With my I-130 pending, will I have trouble getting a tourist visa to the U.S.?

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My U.S. permanent resident wife filed an immigrant visa petition to eventually bring me to the United States. However, I am living abroad, and am still waiting for my visa to become available. I miss my wife terribly and I want to visit her, but I was told that because I have an I-130 pending, the U.S. government will have a hard time believing that I would return home, and may turn me away. Is this true?


It depends, but a denial is by no means inevitable. Plenty of people with pending immigrant visa petitions have successfully traveled to the U.S. on a B visitor visa or, if eligible, on the Visa Waiver Program (VWP). Others have been denied the opportunity to visit because the consular officer or border official determined that they did not present sufficient evidence that their stay would only be temporary.

Unfortunately, the Form I-130, Petition for Alien Relative filed on your behalf reveals that you intend to live permanently in the U.S. at some point in the future. As a result, noncitizens with pending I-130 petitions who want to visit the U.S. face greater scrutiny when applying for a B-2 visa at a U.S. embassy or consulate or from Customs and Border Patrol (CBP), if traveling on the VWP. In the worst-case scenario, this means that you could fly all the way to the U.S. only to be turned back by CBP.

This is why it is essential that you bring as much documentation as possible to show that you:

  1. have binding ties to your home country that prove that you intend to return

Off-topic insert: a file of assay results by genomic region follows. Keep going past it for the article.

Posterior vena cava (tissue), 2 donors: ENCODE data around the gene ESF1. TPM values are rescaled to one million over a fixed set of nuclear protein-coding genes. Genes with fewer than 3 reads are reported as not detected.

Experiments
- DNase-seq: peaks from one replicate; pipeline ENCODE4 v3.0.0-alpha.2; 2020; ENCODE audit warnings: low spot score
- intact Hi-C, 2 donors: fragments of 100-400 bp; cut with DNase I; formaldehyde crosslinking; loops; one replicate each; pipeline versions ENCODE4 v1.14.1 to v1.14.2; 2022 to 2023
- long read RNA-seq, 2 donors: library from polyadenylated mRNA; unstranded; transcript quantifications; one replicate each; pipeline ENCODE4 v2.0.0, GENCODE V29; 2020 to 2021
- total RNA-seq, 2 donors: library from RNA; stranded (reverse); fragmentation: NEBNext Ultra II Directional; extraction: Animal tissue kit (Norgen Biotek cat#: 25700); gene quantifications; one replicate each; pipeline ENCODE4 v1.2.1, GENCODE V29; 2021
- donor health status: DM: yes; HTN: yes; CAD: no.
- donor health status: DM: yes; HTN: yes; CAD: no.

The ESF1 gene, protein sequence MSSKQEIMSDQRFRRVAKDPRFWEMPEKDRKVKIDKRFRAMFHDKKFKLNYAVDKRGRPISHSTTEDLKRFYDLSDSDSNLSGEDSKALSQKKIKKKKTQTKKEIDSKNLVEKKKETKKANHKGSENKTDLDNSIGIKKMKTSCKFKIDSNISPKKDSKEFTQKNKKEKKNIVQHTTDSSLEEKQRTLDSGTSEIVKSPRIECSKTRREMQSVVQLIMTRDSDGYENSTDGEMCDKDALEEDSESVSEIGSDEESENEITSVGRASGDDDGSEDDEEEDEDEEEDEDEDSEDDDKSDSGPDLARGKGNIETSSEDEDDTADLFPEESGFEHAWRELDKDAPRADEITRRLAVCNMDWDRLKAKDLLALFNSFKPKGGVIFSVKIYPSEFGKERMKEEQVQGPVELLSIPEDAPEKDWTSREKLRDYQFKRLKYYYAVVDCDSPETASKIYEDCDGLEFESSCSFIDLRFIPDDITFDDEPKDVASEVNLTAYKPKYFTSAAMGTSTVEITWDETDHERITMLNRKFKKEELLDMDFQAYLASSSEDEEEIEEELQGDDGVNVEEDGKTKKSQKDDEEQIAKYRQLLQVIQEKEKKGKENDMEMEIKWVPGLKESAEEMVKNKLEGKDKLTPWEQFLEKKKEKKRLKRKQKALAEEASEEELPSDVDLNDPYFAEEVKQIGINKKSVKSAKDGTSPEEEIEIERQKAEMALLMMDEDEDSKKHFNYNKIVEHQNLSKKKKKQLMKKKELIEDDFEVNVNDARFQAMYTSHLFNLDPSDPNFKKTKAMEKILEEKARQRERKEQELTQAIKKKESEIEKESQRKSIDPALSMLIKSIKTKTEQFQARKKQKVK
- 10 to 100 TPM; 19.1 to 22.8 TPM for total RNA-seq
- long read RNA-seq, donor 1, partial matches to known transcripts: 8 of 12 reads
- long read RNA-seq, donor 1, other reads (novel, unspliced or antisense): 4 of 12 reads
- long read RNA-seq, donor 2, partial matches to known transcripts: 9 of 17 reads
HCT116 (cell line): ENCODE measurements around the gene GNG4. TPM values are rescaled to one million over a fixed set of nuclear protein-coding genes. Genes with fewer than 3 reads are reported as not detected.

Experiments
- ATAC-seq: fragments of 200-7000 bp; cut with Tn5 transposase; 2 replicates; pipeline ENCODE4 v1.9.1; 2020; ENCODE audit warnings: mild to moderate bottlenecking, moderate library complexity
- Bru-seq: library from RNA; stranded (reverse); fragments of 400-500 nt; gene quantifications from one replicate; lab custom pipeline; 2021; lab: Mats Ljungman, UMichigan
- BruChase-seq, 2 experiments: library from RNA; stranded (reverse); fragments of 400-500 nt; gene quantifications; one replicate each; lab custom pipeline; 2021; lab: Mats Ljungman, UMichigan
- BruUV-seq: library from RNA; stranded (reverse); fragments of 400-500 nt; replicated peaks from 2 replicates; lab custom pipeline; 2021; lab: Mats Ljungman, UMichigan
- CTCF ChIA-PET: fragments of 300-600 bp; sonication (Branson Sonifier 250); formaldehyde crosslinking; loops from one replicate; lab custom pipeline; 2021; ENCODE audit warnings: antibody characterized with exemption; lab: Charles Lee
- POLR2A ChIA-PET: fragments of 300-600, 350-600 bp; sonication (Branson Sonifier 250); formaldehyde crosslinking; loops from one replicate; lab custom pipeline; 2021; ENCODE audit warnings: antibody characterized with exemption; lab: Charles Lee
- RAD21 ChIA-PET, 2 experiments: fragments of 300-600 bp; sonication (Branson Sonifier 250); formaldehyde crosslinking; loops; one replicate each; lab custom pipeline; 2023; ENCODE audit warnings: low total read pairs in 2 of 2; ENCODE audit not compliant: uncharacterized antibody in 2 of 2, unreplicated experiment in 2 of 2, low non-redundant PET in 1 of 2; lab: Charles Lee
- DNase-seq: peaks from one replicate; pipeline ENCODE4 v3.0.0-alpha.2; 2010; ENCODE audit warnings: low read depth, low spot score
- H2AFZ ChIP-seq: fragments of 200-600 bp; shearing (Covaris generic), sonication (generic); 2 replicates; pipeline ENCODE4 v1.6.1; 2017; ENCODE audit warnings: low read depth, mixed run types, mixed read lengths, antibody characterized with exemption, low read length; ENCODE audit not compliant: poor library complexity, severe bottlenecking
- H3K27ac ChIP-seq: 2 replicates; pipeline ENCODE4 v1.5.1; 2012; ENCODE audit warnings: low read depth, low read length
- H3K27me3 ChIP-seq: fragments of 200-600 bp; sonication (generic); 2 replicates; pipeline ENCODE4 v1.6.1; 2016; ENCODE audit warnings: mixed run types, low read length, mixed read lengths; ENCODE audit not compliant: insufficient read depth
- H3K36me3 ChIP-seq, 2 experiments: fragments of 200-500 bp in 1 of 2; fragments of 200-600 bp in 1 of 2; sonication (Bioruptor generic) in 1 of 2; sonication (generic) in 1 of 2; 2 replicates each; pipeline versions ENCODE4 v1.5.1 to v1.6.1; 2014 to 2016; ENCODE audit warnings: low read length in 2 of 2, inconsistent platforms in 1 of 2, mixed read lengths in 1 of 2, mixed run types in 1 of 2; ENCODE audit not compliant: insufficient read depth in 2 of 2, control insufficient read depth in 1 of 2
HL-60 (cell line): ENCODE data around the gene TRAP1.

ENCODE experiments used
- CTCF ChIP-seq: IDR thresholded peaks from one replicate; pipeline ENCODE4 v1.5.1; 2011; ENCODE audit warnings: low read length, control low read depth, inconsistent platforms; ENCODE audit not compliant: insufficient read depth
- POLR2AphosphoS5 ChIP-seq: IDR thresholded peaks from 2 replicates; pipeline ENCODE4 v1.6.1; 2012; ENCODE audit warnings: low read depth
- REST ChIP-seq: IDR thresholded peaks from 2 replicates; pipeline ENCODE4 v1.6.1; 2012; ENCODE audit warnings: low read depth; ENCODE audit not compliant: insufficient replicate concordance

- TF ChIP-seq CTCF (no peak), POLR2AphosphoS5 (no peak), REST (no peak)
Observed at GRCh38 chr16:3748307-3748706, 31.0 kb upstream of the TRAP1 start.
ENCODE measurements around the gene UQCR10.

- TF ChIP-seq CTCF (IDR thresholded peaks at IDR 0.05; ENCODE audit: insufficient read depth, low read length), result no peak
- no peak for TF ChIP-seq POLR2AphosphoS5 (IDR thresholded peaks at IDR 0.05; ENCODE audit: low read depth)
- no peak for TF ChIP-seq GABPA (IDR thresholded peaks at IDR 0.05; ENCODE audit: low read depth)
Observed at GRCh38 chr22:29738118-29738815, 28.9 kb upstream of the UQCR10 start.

2. plan to stay for only a short time, and
  3. can pay for your living expenses during your U.S. trip.

For more information about the types of documents you can use to apply for a B visa or demonstrate VWP eligibility, see “Visiting the U.S. for Business, Pleasure, or Medical Treatment.”

There are other factors that might tilt the scales in your favor or against you. If you have a clean immigration history and criminal background and there is evidence that you traveled to the U.S. in the past without incident, you may have an easier time when you are interviewed or inspected.

The reverse is also true, so if you overstayed a visa in the past or got in trouble with the law, you probably will face difficulty. If you are from a country with a high rate of visa denials or citizens who overstay their visas, you will likely encounter an uphill battle, where people from “less suspect” nations might face fewer hurdles.

If you are worried, you should consult with an immigration attorney who can best advise you on how to proceed based upon your individual situation.

Also, if you are eligible for the VWP and you are nervous that you might be turned away by CBP because of your pending immigrant visa petition, you might want to apply for a B visa instead for the added assurance that you won’t be turned away at the border after doling out the expenses for your trip. However, keep in mind that CBP can always override a visa decision.

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